Bryan Curtin, M.D., Discusses Can Probiotics Help With Bloating and Diarrhea
Bryan Curtin, M.D., MHSc, is a Board Certified gastroenterologist with The Melissa L. Posner Institute for Digestive Health & Liver Disease at Mercy. Dr. Curtin provides diagnosis and treatment for patients with common and complex digestive health conditions including chronic abdominal pain, GI bleeding, bowel disorders, gastric cancer and GI motility disorders. In this article, Dr. Curtin responds to questions from Bustle.com for a feature examining the impact probiotics have in impacting bloating and diarrhea.
1. What are the benefits of taking probiotics for bloating?
I would advise caution regarding probiotics for use in bloating. Bloating has several causes, including Small Intestinal Bacterial Overgrowth, Food Intolerance, Constipation, Visceral Hypersensitivity and each are treated differently. The evidence for the use of probiotics in these conditions is lacking a clear benefit and thus I would avoid using them without physician supervision.
2. What should consumers look for when shopping for a probiotic for bloating? Any ingredients/strains to look for or avoid?
I would advise not shopping for probiotics on your own at all for bloating. The American Gastroenterological Association states that "it remains unclear what strains of bacteria at what dose by what route of administration are safe and effective for which patient." While there is some evidence that probiotics can help with diarrhea, there is zero quality evidence supporting their use in bloating. There has been more recent evidence showing that they can actual be harmful and cause additional problems such as Brain Fogginess.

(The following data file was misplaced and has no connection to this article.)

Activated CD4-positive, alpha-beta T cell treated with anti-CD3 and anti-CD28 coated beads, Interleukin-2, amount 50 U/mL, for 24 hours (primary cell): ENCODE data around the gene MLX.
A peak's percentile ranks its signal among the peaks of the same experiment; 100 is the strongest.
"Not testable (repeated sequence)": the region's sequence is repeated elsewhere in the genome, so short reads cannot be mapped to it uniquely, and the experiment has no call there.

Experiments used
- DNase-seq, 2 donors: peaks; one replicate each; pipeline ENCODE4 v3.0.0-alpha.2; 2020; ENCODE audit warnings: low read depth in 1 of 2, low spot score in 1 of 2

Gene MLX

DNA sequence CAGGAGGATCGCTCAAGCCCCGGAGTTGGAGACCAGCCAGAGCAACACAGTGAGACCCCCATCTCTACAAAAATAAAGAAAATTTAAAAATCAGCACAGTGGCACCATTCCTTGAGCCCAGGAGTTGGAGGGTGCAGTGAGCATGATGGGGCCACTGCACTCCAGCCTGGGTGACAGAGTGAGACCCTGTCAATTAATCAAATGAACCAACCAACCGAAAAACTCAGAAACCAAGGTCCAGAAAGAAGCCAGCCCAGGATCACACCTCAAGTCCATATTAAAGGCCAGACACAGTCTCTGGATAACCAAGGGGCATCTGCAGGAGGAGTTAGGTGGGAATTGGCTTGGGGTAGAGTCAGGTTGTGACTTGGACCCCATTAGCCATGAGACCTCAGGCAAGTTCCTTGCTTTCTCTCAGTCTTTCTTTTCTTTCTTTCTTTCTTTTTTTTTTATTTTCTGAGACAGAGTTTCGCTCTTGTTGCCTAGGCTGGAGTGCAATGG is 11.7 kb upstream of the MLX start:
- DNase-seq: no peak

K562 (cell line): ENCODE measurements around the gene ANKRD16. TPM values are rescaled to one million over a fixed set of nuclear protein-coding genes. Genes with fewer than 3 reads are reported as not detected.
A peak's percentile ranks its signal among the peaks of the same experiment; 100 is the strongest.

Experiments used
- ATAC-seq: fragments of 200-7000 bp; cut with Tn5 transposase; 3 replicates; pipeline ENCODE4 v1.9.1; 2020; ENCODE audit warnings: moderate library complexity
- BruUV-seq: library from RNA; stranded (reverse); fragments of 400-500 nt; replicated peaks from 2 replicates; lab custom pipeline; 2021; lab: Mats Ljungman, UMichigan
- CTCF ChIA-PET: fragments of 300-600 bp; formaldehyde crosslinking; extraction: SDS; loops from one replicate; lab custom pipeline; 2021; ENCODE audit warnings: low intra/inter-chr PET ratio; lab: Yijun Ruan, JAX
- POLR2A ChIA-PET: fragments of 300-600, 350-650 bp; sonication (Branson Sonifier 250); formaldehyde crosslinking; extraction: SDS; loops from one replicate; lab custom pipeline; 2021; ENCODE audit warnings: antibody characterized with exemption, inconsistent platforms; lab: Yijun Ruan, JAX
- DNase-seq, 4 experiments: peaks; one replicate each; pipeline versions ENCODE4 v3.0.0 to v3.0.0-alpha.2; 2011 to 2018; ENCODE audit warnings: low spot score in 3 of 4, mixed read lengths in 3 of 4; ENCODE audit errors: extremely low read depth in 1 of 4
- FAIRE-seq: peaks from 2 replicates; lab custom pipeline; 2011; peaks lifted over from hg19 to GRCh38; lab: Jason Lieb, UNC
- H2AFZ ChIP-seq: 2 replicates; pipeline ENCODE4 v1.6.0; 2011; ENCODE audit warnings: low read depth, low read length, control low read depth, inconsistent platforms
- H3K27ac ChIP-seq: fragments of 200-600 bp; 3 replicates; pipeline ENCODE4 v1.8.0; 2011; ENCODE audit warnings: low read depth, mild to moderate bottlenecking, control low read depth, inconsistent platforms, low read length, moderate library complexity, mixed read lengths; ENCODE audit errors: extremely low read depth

3. What are the benefits of taking probiotics for diarrhea?
Probiotics can be useful in infectious diarrhea, as the natural gut flora is disrupted after an infection and, in otherwise healthy individuals, the probiotics can be used to repopulate the colon with healthy bacteria. This should be done in conjunction with a physician.
2. What should consumers look for when shopping for a probiotic for diarrhea? Any ingredients/strains to look for or avoid?
For adults and children with infectious diarrhea and are otherwise healthy, there is some evidence that preparations containing Lactobacillus GG and S. boulardii provide the most benefit.
Bryan Curtin, M.D., M.H.Sc
Director of Neurogastroenterology and Motility
Division of Gastroenterology and Motility
Mercy Medical Center
Dr. Bryan Curtin has received advanced training at the nation’s largest motility clinic in Augusta, Georgia. He has specialized expertise in gastrointestinal (GI) motility disorders, which impact how digestive muscles and nerves move food through the digestive tract. Symptoms such as heartburn, difficulty swallowing, nausea, vomiting, abdominal bloating and distention and constipation can be key identifiers for motility issues.
Founded in 1874 in downtown Baltimore by the Sisters of Mercy, Mercy Medical Center is a 183-licensed bed acute care university-affiliated teaching hospital. Mercy has been recognized as a top Maryland hospital by U.S. News & World Report; a Top 100 hospital for Women’s Health & Orthopedics by Healthgrades; is currently A-rated for Hospital Safety (Leapfrog Group), and is recognized by the American Nurses Credentialing Center as a Magnet Hospital. Mercy Medical Center is part of Mercy Health Services (MHS), the parent of Mercy’s primary care and specialty care physician enterprise, known as Mercy Personal Physicians, which employs more than 200 providers with locations in Baltimore, Lutherville, Overlea, Glen Burnie, Columbia and Reisterstown. For more information about Mercy, visit www.mdmercy.com, MDMercyMedia on Facebook, Twitter, or call 1-800-MD-Mercy.